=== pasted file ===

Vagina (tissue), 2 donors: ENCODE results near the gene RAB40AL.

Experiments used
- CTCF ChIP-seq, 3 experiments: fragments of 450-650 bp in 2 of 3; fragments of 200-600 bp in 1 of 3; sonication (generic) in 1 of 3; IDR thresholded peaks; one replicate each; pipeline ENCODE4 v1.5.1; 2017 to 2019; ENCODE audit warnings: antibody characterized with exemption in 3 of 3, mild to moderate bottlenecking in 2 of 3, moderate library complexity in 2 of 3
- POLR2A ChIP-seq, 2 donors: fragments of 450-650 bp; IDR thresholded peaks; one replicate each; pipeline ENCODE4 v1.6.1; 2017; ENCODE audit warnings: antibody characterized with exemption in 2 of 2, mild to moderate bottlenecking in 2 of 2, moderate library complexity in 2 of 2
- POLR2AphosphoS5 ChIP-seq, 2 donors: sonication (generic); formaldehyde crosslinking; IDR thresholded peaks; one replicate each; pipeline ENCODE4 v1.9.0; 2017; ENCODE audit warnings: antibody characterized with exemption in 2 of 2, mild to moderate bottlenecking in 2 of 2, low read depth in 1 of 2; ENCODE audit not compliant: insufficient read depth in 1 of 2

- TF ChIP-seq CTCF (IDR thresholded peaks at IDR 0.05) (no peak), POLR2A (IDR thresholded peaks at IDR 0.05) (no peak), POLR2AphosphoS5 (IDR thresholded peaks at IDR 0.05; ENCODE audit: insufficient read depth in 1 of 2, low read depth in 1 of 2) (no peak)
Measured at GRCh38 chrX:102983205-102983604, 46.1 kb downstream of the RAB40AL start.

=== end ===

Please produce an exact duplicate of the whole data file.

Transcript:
Vagina (tissue), 2 donors: ENCODE results near the gene RAB40AL.

Experiments used
- CTCF ChIP-seq, 3 experiments: fragments of 450-650 bp in 2 of 3; fragments of 200-600 bp in 1 of 3; sonication (generic) in 1 of 3; IDR thresholded peaks; one replicate each; pipeline ENCODE4 v1.5.1; 2017 to 2019; ENCODE audit warnings: antibody characterized with exemption in 3 of 3, mild to moderate bottlenecking in 2 of 3, moderate library complexity in 2 of 3
- POLR2A ChIP-seq, 2 donors: fragments of 450-650 bp; IDR thresholded peaks; one replicate each; pipeline ENCODE4 v1.6.1; 2017; ENCODE audit warnings: antibody characterized with exemption in 2 of 2, mild to moderate bottlenecking in 2 of 2, moderate library complexity in 2 of 2
- POLR2AphosphoS5 ChIP-seq, 2 donors: sonication (generic); formaldehyde crosslinking; IDR thresholded peaks; one replicate each; pipeline ENCODE4 v1.9.0; 2017; ENCODE audit warnings: antibody characterized with exemption in 2 of 2, mild to moderate bottlenecking in 2 of 2, low read depth in 1 of 2; ENCODE audit not compliant: insufficient read depth in 1 of 2

- TF ChIP-seq CTCF (IDR thresholded peaks at IDR 0.05) (no peak), POLR2A (IDR thresholded peaks at IDR 0.05) (no peak), POLR2AphosphoS5 (IDR thresholded peaks at IDR 0.05; ENCODE audit: insufficient read depth in 1 of 2, low read depth in 1 of 2) (no peak)
Measured at GRCh38 chrX:102983205-102983604, 46.1 kb downstream of the RAB40AL start.